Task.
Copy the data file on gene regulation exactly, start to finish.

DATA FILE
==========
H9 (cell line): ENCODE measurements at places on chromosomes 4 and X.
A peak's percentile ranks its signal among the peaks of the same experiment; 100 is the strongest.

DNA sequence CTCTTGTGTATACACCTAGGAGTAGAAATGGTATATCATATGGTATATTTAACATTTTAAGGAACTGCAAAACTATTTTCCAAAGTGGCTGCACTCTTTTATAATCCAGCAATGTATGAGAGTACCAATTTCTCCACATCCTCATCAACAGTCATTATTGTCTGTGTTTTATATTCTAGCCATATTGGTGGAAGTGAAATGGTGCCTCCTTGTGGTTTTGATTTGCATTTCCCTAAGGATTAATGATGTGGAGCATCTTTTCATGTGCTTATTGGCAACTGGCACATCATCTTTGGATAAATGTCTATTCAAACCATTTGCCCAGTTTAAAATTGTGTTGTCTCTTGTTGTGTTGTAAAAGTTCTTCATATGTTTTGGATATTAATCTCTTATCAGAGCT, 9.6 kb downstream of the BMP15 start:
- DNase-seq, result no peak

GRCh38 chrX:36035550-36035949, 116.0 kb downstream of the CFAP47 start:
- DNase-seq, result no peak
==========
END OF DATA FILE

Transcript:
H9 (cell line): ENCODE measurements at places on chromosomes 4 and X.
A peak's percentile ranks its signal among the peaks of the same experiment; 100 is the strongest.

DNA sequence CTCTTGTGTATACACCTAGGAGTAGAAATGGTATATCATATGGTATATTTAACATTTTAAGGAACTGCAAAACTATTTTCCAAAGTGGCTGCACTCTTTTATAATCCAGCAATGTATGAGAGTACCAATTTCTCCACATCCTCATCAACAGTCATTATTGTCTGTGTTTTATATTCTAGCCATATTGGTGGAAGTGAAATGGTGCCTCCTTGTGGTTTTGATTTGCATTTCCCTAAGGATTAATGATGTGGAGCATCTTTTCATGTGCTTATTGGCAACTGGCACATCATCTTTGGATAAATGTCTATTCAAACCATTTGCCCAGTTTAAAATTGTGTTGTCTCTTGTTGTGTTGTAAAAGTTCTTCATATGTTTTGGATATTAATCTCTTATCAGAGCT, 9.6 kb downstream of the BMP15 start:
- DNase-seq, result no peak

GRCh38 chrX:36035550-36035949, 116.0 kb downstream of the CFAP47 start:
- DNase-seq, result no peak